The “Campo Santo di Pisa” can be translated as the “holy field of Pisa” as it is said to have been built on a shipload of sacred soil from Golgotha which was brought back to Pisa from the Third Crusade by Ubaldo Lanfranchi, the archbishop of Pisa in the 12th century. A legend claims that bodies buried in this soil will rot in just twenty four hours! The burial ground lies over the ruins of the old baptistery of the church of Santa Reparata, once standing where the current cathedral now lies. The construction of this huge cemetery began in 1278 by the architect Giovanni di Simone who died in 1284 after Pisa was defeated in the naval battle of Meloria against the Genoans. The cemetery wasn’t completed until 1464.
6. FONTANELLE CEMETERY, NAPLES
The Fontanelle cemetery in Naples is located in a cave in the hillside in the Materdei section of the city. By the time the Spanish moved into the city in the early 16th century, there was already concern over where to locate cemeteries, and moves had been taken to locate graves outside of the city walls. Many Neapolitans, however, insisted on being near their local churches and cemeteries. To make space in the churches and cemeteries for the newly interred, undertakers started removing earlier remains outside the city to the cave, the future Fontanelle cemetery. The remains were interred shallowly and then joined in 1656 by thousands of anonymous corpses, victims of the great plague of that year.
7. MONUMENTAL CEMETERY, PERUGIA
The monumental cemetery of Perugia is located in Via Enrico dal Pozzo, near the Templar church of San Bevignate. It was inaugurated in 1849 by the Archbishop Gioacchino Pecci, future Pope Leo XIII. The graves and chapels of important families from Perugia comprise true masterpieces of funerary art. Of particular historical and architectural interest is the chapel Vitalucci by sculptor Romano Mignini, modeled as an Egyptian pyramid.
8. MONUMENTAL CEMETERY, MESSINA
On March 22, 1872 the transfer of the remains of famous Messinian citizen Giuseppe La Farina from Turin to Messina marked the inauguration of the beautiful Monumental Cemetery of Messina. The cemetery is composed of a garden of physical art from which sculptors, painters, plasterers, and architects of the time could showcase their mastery to the public. The cemetery’s “Famedio” is a memorial chapel crossed by an underground tunnel (resembling a typical Italian catacomb) and contains the remains of famous historic Messinian citizens. There you can find cenotaphs and burials of Giuseppe La Farina, Felice Bisazza, and Giuseppe Natoli, among others.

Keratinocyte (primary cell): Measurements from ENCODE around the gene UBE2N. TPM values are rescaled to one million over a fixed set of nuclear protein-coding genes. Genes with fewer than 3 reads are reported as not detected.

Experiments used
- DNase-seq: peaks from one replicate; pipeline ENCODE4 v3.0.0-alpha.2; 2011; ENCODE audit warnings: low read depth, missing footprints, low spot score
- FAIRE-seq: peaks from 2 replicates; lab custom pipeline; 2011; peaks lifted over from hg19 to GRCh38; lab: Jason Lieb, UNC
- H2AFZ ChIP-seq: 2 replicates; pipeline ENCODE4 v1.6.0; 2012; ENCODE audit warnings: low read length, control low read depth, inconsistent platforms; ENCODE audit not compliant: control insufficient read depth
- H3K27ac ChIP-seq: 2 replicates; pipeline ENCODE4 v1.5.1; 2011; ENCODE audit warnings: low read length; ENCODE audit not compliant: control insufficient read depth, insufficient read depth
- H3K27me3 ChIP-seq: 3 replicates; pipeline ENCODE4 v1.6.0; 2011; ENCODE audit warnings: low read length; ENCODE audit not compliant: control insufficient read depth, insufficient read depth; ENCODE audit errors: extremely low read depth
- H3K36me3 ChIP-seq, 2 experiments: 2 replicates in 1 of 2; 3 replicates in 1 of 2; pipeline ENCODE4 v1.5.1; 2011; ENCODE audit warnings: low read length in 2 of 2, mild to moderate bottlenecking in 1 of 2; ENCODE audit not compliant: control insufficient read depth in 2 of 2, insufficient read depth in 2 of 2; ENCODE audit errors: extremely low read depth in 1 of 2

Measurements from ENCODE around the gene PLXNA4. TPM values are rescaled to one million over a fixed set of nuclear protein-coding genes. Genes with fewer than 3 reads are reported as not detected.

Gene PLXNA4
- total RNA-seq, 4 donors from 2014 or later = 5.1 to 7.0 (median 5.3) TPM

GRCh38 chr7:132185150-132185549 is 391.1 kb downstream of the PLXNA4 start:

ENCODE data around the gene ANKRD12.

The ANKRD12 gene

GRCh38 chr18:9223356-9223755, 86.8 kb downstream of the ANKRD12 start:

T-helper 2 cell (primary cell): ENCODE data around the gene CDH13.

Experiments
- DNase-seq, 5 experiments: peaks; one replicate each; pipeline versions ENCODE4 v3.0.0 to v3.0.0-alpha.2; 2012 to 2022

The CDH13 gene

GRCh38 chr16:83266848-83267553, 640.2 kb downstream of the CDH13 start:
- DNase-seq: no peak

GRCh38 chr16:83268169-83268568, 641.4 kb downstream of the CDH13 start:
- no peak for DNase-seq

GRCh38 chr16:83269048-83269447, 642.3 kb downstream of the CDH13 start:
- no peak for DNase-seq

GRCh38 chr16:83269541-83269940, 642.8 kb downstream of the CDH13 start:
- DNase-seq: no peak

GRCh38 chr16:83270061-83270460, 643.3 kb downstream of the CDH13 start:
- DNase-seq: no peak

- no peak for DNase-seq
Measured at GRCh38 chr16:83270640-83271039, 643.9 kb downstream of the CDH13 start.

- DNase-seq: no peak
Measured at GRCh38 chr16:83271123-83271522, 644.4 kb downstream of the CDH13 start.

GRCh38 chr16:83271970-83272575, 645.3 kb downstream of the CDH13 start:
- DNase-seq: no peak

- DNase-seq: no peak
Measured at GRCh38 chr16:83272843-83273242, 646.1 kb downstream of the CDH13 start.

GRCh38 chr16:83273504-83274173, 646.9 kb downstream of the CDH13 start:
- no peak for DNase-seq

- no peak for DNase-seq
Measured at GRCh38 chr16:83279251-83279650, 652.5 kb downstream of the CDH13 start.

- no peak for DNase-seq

9. MONUMENTAL CEMETERY, TURIN
In 1827, the mayor of Turin, Marquis Tancredi Falletti of Barolo, contributed to the project of the Monumental Cemetery of Turin with a large monetary donation. The project was approved in the “Half Moons” area of Turin, attaining its name from the park which stood there until it was destroyed by French Troops in 1706. The Monumental Cemetery of Turin was officially opened in November 1829 and currently occupies an area of about six square kilometers. The cemetery is home to Turin’s historic celebrities and numerous works of art from Bistolfi, Calandra, Canonica, Fumagalli, Rubino, and many others. Many historically famous writers, statesmen, historians, politicians, artists, and even athletes who trace their history to Turin now rest here.
10. CEMETERY OF PARROCCHIETTA
In comparison to the aforementioned illustrious and grand cemeteries, the Cemetery of Parrocchietta in Rome is a very small, quaint burial ground. Located under Via Portuense’s huge concrete pillars by the intersection of Via Isacco Newton, this hidden cemetery was built in 1855 when an epidemic of cholera made it necessary to extend the graveyard of the nearby church of Santa Maria del Carmine e San Giuseppe al Casaletto. It consists of just one square of grass with a line of graveyards in the middle and more tombs aligned along the surrounding wall. Since the beginning of the 1990s, new burials have not been allowed in the cemetery, and so it is rare to find someone else wandering around it. If you are looking for a quiet, peaceful graveyard in Rome, this is perfect for you! (Pictured above: The church of Santa Maria del Carmine e San Giuseppe al Casaletto.